“The best thing is that they trust me 100%,” Trabbie says. “They tell me they want this or that, and we just make it happen. There’s no time for meetings to talk about the color of the drapes. If you tell me you need a New York loft set, I’ll just do it.”

Crabbe says Trabbie, who has a nine-person team and has been with the show since its fifth month on the air, has “changed the way we think about what we present on the show.” His attention to detail is so great that his sets rival those that cost more and take a great deal more time to construct. “We did a bit recently with James as Melania Trump in the White House,” Crabbe says. “His White House looked like it could have come off the ‘West Wing.’ ”

The level of respect and appreciation Trabbie receives from Corden and the team makes all the difference when the calls with new ideas come in just hours before the show is set to air. “I’ve yet to say, ‘No, we can’t do that,’ ” Trabbie says. “We’re a well-oiled machine. We work well under pressure. And we love what we do because James is just such a talent.”

Dealing with last-minute changes is the rule, not the exception, for CBS’ “The Late Show With Stephen Colbert” footage producer Eliora Noetzel. Her job is to monitor TV news footage nearly 24/7 to search for moments that may spark jokes for Colbert’s writers or be worthy of running as standalone clips.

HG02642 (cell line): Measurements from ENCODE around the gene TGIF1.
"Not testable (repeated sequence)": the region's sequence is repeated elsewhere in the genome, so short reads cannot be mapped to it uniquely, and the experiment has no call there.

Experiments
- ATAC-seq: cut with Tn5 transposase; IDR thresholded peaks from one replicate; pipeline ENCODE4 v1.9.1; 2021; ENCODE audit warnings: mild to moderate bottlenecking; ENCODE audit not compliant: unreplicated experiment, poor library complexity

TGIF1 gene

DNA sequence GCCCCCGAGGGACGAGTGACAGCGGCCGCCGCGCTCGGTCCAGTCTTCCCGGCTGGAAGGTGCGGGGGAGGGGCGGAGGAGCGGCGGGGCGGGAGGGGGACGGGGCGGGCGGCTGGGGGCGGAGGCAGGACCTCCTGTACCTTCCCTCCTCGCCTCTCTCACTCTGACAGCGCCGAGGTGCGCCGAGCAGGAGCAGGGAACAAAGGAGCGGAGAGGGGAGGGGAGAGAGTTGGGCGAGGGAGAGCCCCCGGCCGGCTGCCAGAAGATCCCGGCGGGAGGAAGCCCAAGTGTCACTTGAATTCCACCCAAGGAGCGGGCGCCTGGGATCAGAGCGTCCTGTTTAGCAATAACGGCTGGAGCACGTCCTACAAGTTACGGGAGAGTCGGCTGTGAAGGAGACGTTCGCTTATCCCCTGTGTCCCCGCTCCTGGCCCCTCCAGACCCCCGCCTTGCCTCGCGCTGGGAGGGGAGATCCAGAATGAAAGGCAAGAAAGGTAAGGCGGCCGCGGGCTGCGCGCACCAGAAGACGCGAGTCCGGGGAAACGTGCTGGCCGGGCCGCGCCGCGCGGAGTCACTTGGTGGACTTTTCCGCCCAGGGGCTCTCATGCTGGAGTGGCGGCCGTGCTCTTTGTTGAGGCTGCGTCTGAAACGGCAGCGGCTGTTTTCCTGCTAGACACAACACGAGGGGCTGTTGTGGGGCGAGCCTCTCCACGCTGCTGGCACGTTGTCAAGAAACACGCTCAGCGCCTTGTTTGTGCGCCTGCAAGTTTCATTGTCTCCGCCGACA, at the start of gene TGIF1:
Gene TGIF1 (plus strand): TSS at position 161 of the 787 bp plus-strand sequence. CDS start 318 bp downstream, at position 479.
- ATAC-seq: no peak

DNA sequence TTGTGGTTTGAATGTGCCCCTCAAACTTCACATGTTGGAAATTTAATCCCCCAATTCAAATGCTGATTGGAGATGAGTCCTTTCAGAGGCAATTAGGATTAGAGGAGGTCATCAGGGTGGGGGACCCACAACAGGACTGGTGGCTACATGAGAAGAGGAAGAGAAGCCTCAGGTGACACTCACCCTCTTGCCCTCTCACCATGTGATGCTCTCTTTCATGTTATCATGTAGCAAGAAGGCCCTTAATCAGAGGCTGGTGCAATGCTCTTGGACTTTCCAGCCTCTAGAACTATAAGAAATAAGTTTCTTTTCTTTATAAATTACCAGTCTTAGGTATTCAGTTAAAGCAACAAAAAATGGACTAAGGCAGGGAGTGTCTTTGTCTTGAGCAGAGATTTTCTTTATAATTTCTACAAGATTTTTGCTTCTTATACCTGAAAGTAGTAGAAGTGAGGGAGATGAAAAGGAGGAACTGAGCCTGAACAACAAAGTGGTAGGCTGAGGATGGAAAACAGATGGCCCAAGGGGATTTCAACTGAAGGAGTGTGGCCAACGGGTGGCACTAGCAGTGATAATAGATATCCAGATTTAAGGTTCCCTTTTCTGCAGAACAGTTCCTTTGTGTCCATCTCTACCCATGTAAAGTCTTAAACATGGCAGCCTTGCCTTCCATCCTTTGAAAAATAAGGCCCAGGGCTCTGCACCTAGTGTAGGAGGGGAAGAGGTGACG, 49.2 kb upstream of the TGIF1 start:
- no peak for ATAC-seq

“We always have such a tight turnaround,” she says. “Trump likes to start talking around 4 [p.m.], which means we’re crunching out clips as quickly as possible for the writers.”

Noetzel usually works with a team of two other producers and an editor to deliver material. The holy grail is finding “Trump saying something absurd that he has no idea is absurd,” she says.

Her biggest challenge is keeping up to the nanosecond with the news cycle so that the show doesn’t miss a beat. There are monitors in “Late Show’s” studio that allow her team to watch four networks at a time. On Sunday mornings, Noetzel screens all five major public affairs shows (CBS, ABC, NBC, CNN and Fox News), on the hunt for material. She says she’s a news junkie by nature, but now she mostly watches with a detachment that is all about the show, rather than the real world.